Newly released court documents provide the first formal evidence linking former New England Patriots star Aaron Hernandez and a close associate to an unsolved 2012 double slaying in Boston’s South End.
A 14-page search warrant affidavit, filed earlier this week in Connecticut, shows that police believe they have evidence that proves Hernandez was driving the silver sport utility vehicle from which the gunman allegedly fired in the 2012 shooting.
Investigators say video evidence shows Hernandez at the wheel as the vehicle circles the block, seemingly waiting for the victims to get to their car after leaving a nightclub. The court documents do not indicate who police believe pulled the trigger.
The documents, first reported by the Hartford Courant, show that police believe there may be a link between the June 20, 2013, slaying of Odin Lloyd, for which Hernandez has been charged with first-degree murder, and the unsolved 2012 slayings. The Globe has previously reported that investigators believe Lloyd may have had information about the 2012 shooting and that his knowledge of that shooting could have been the motive for his slaying.
Reached late Wednesday afternoon, a spokesman for Hernandez’s legal team declined to comment on the new details of the investigation into the former player’s alleged involvement in the 2012 crime.
According to the search warrant affidavit, just days after Lloyd’s body was found in a North Attleborough industrial park, police received an anonymous tip that Hernandez was probably involved in the unsolved July 16, 2012, killings of Daniel Abreu and Safiro Furtado.
The document provides a narrative that details Hernandez’s alleged movements just before the shootings.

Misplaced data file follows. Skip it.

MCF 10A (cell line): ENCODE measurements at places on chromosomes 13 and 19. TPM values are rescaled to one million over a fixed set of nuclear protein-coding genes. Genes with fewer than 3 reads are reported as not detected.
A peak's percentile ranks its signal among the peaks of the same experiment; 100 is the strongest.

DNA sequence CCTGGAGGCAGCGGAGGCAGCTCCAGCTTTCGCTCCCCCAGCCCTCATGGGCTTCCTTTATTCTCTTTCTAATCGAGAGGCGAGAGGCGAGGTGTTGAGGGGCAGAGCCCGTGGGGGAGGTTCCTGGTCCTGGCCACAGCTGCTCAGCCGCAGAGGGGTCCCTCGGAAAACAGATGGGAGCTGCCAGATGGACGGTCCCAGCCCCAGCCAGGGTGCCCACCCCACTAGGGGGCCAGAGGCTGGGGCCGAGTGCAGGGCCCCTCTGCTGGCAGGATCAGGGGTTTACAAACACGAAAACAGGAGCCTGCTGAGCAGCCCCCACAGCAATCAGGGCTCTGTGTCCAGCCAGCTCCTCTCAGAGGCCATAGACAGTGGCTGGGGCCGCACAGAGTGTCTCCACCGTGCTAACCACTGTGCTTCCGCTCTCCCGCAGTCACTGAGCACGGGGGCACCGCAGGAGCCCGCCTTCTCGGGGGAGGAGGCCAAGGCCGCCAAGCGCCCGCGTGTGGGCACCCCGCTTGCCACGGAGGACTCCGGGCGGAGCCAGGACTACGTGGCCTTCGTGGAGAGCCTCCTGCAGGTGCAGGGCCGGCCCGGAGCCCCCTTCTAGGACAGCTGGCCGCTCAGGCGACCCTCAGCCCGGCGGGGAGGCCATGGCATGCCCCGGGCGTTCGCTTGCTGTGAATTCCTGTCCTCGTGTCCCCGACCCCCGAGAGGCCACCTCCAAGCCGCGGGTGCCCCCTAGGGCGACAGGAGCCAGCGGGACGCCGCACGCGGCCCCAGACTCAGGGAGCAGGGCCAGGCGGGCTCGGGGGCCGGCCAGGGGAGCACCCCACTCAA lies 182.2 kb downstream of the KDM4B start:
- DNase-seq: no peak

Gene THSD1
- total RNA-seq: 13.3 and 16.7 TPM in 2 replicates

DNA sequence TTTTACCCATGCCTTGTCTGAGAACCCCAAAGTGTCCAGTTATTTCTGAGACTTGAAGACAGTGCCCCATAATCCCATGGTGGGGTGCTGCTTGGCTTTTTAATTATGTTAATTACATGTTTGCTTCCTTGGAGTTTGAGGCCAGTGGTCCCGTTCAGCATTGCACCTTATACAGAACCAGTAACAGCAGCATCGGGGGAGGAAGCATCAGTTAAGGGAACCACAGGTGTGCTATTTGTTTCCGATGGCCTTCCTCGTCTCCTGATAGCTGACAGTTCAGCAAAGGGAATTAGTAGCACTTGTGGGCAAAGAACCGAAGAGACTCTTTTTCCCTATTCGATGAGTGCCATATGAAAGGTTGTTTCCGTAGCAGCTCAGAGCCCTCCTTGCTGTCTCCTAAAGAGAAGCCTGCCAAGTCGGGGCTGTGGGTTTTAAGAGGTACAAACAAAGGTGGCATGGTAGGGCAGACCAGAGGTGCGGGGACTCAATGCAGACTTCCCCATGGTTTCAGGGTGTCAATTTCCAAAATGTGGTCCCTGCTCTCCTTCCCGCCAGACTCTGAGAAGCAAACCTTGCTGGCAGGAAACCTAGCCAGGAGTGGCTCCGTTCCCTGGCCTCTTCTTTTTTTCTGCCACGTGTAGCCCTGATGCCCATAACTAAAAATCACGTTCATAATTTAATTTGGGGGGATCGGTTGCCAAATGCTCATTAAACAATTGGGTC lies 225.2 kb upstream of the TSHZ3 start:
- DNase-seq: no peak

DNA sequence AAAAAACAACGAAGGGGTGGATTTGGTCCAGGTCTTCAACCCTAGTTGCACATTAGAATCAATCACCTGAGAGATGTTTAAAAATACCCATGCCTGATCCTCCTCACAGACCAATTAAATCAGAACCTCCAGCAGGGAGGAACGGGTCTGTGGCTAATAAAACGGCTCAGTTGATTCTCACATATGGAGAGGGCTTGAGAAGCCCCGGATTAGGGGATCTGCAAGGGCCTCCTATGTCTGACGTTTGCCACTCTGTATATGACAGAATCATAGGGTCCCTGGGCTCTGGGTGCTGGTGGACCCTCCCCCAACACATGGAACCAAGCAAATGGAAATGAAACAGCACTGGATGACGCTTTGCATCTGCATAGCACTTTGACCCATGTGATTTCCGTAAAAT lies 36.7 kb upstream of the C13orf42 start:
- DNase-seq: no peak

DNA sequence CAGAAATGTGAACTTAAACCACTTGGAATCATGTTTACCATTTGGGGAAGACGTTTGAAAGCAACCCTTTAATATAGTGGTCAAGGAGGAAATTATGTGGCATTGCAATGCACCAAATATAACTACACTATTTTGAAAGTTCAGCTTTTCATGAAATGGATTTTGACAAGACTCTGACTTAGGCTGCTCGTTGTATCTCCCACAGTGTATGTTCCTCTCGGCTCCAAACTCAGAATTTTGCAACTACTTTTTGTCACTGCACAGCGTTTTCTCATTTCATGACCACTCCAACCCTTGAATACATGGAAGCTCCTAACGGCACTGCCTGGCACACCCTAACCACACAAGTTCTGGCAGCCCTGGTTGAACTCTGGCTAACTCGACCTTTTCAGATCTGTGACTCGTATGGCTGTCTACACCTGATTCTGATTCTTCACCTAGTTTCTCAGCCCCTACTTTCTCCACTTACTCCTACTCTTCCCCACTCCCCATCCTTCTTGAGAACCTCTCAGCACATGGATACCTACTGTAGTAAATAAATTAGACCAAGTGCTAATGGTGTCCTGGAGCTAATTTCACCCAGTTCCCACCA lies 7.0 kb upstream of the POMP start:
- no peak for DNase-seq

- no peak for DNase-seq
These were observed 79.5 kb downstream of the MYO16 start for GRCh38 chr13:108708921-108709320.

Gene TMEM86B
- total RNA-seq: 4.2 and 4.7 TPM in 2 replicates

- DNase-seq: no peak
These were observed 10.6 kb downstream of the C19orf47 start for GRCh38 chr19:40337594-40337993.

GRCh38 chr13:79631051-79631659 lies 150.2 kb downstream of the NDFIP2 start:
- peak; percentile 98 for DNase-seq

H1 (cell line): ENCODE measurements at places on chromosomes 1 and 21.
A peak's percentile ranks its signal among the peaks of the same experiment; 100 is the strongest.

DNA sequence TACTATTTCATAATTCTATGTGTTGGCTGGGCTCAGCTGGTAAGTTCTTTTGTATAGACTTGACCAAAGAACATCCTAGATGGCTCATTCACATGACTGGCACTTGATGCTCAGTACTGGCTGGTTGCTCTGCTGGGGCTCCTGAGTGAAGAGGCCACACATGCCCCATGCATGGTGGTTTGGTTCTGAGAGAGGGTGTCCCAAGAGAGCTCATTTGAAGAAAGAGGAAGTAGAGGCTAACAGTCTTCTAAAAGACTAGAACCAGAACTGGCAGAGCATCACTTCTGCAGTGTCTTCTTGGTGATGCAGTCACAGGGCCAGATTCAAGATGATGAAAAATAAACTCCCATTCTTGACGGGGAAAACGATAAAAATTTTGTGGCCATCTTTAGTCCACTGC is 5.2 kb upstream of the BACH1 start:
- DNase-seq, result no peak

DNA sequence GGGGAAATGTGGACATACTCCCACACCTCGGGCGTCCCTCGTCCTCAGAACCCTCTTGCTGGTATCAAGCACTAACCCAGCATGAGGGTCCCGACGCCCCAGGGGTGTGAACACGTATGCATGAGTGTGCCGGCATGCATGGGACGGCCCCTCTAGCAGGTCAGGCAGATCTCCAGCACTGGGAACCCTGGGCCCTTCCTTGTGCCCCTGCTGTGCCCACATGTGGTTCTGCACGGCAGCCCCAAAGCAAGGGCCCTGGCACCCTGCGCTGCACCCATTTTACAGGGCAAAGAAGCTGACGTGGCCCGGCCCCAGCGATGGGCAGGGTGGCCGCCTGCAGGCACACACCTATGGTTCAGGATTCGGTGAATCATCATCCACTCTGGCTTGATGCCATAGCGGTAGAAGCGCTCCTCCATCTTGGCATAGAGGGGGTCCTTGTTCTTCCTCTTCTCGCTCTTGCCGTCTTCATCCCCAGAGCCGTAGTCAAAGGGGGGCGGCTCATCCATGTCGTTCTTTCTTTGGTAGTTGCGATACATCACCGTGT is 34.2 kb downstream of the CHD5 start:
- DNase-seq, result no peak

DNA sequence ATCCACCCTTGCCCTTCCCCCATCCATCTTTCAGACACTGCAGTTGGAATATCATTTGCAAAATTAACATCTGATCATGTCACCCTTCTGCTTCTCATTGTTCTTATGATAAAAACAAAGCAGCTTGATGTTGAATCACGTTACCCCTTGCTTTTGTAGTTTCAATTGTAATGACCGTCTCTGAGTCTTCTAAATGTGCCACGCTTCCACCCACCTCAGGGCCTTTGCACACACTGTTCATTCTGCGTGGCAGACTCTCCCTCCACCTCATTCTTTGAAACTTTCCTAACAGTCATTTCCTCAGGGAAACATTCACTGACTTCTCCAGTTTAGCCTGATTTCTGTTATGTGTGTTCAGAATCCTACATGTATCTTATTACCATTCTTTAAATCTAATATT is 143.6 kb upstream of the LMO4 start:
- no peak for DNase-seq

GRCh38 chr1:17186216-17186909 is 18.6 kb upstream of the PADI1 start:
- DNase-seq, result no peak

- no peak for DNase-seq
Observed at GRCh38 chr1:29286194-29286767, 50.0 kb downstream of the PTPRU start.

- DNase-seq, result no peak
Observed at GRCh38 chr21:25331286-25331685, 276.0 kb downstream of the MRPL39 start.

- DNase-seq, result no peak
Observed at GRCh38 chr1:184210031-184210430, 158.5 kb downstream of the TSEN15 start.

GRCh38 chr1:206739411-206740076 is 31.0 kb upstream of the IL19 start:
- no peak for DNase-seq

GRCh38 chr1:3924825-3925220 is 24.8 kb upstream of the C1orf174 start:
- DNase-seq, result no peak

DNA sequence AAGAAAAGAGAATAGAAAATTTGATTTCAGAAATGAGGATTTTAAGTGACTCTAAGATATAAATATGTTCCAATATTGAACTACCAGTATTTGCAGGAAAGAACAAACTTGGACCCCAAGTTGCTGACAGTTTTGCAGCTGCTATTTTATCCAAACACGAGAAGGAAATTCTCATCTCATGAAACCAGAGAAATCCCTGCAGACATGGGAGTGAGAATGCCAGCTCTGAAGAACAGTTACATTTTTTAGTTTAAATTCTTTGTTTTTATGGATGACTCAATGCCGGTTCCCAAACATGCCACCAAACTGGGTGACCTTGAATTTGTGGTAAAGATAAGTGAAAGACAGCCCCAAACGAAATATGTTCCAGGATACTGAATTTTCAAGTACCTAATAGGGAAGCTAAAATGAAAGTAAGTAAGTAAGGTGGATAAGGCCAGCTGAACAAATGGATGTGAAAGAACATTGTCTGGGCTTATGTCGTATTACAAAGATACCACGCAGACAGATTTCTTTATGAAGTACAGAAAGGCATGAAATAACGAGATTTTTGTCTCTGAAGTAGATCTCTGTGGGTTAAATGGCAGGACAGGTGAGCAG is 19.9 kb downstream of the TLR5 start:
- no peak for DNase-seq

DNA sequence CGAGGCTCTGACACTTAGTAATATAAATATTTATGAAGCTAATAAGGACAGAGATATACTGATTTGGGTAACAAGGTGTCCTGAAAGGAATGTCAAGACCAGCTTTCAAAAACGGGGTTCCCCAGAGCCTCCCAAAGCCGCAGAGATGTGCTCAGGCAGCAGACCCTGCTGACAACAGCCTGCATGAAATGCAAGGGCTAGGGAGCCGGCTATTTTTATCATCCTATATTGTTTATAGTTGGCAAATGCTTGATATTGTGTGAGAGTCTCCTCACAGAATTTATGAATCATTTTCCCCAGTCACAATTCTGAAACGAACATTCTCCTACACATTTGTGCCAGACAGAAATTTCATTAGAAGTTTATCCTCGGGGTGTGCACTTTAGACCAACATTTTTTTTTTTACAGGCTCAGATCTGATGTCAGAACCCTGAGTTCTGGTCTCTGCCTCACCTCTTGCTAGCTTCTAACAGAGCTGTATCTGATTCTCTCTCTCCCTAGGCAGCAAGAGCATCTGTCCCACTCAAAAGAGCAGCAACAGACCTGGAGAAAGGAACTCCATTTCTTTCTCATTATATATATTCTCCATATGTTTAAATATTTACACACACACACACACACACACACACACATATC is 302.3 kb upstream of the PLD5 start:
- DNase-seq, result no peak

Video recovered by police shows Hernandez arriving at the Cure nightclub in Boston’s Theater District at 12:04 a.m., driving a 2006 Toyota 4Runner. Additional video shows him entering the Tremont Street club immediately behind the victims, according to the affidavit.
Hernandez and an accomplice, whom investigators later identified as Alexander Bradley, were caught on videotape during their time in the club. Hernandez spent just 10 minutes inside, downing two drinks before exiting, the document states.
The victims did not exit the club until after 2 a.m. At 2:32 a.m., Boston police responded to a report of six shots fired.
Witnesses told police that an SUV resembling the one driven that night by Hernandez pulled up next to the vehicle driven by the victims and that one of the SUV’s occupants opened fire.
No video depicting the shooting has been recovered. The investigation had gone cold until investigators got the anonymous tip shortly after Lloyd was killed.
The tipster, who was later identified as a security supervisor at the Rumor nightclub in Boston, where Lloyd and Hernandez had partied two nights before Lloyd’s slaying, told police that he believed the killings of Lloyd and the two men in the South End were linked.
“Someone accidentally spilled the beans in front of me,” the tipster told police, according to the affidavit.
Law enforcement officials have refused to discuss whether Hernandez and Bradley are being investigated for the 2012 slayings. Citing law enforcement sources, the Globe has reported that Hernandez is the subject of the current investigation and that a Suffolk County grand jury had convened to hear evidence linking Hernandez to the crimes. The grand jury has yet to vote on whether to indict.
The Globe also has previously reported that police believe Bradley has information about the 2012 homicides.
Police recovered the SUV believed to be driven in the 2012 slayings from a Bristol, Conn., home owned by Hernandez’s uncle. They have also recovered the murder weapon, a .38-
caliber pistol. Police have not said whether the weapon has been tied to Hernandez.
Investigators have filed a search warrant to obtain recordings of jailhouse phone calls made by Bradley, who has been imprisoned since skipping out on a grand jury subpoena, in which he allegedly discusses the details of the 2012 shooting.
Bradley’s lawyers could not be reached for comment.